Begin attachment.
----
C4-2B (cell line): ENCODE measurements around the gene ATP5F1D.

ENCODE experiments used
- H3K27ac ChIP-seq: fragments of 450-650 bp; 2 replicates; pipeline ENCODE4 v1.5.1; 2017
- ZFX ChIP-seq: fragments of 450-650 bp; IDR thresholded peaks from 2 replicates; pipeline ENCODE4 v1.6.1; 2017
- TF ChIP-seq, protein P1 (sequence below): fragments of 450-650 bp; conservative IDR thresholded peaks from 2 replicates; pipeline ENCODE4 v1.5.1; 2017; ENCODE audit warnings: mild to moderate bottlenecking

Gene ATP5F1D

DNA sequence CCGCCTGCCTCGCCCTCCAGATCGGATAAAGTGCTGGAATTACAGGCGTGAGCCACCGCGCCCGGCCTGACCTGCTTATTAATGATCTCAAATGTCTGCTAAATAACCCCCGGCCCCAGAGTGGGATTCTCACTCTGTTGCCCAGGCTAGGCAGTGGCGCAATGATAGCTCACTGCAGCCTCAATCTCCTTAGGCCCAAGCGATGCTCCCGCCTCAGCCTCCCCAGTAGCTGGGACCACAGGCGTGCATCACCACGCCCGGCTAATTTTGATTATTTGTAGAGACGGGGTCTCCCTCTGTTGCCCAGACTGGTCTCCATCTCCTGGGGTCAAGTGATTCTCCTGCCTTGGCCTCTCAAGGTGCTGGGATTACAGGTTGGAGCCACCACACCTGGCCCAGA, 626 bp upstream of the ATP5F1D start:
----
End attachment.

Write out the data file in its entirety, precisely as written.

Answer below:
C4-2B (cell line): ENCODE measurements around the gene ATP5F1D.

ENCODE experiments used
- H3K27ac ChIP-seq: fragments of 450-650 bp; 2 replicates; pipeline ENCODE4 v1.5.1; 2017
- ZFX ChIP-seq: fragments of 450-650 bp; IDR thresholded peaks from 2 replicates; pipeline ENCODE4 v1.6.1; 2017
- TF ChIP-seq, protein P1 (sequence below): fragments of 450-650 bp; conservative IDR thresholded peaks from 2 replicates; pipeline ENCODE4 v1.5.1; 2017; ENCODE audit warnings: mild to moderate bottlenecking

Gene ATP5F1D

DNA sequence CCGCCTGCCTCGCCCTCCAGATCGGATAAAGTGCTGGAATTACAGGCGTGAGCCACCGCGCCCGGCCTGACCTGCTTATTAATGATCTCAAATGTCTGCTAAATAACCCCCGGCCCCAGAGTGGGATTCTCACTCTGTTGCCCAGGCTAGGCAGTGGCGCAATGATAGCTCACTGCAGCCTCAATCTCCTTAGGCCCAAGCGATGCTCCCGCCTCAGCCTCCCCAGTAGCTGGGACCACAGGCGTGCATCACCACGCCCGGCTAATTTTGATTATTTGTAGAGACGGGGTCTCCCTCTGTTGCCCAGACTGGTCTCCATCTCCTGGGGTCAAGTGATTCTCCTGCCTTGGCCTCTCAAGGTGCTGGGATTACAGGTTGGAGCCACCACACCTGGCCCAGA, 626 bp upstream of the ATP5F1D start: